The Tuam High Cross is one of the most remarkable examples of medieval Irish art and architecture. It stands as a testament to the religious and cultural significance of Tuam, a town in County Galway that was once a major ecclesiastical centre and the seat of an archbishopric.

The cross was erected in 1152, possibly to commemorate the appointment of the first Archbishop of Tuam, Áed Ua O’hOisín, who was also a patron of the arts and learning. The cross is reputed to have been the tallest of the High Crosses of Ireland, reaching over 5 metres in height. It is carved from sandstone and features intricate scenes from the Old and New Testaments, as well as Celtic motifs and symbols.

The cross was originally located in the grounds of the first cathedral of Tuam, which was built in the 12th century by Archbishop Ua O’hOisín. However, the cathedral was destroyed by fire in 1184, and the cross was dismantled into pieces that were later found in different locations. Some of the fragments were used as building materials or decorative elements in other structures, while others were buried or lost.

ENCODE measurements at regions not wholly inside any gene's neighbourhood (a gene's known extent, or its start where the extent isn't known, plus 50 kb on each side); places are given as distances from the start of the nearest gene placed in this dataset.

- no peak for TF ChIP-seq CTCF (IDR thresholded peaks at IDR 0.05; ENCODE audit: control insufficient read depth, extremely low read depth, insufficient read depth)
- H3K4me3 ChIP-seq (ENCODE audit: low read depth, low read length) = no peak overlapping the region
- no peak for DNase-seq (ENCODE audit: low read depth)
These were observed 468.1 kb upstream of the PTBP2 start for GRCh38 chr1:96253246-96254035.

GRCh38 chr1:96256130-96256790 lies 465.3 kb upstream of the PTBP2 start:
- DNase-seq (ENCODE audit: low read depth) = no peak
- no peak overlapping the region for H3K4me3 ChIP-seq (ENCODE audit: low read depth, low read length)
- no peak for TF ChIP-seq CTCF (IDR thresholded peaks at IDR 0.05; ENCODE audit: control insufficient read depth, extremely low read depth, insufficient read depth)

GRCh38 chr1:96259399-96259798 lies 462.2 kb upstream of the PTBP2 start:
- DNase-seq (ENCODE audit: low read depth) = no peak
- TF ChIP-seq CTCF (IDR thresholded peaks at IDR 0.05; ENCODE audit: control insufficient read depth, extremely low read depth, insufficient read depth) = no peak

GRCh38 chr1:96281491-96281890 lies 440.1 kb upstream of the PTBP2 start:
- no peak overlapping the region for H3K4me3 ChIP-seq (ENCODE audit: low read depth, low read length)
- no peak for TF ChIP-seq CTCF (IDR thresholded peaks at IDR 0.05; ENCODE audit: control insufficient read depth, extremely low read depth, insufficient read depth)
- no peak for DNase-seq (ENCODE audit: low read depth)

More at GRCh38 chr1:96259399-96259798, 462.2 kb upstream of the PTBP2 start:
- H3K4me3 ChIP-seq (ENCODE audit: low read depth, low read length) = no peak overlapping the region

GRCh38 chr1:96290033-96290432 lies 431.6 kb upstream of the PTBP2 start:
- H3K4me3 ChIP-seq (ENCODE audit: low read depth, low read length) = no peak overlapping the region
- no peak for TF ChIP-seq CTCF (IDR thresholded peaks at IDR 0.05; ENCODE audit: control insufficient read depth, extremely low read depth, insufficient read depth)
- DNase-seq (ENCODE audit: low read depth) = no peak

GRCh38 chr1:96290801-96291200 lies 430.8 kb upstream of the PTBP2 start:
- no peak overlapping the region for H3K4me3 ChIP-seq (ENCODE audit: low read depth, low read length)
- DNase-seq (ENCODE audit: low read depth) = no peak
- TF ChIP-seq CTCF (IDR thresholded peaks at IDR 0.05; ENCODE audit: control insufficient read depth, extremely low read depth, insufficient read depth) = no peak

In the 19th century, a local antiquarian named George Petrie rediscovered some of the pieces and initiated a campaign to restore and re-erect the cross. After much controversy and debate over the ownership and location of the cross, it was finally reassembled and placed in the town square in 1877. However, the cross suffered from weathering and pollution, and in 1992, it was removed from the square and relocated to the south transept of St. Mary’s Cathedral, where it is now protected and displayed.

The Tuam High Cross is a remarkable example of medieval Irish art and architecture. It showcases the skill and creativity of the craftsmen who carved it, as well as the religious and cultural significance of Tuam as an ecclesiastical centre.


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Tuam High Cross



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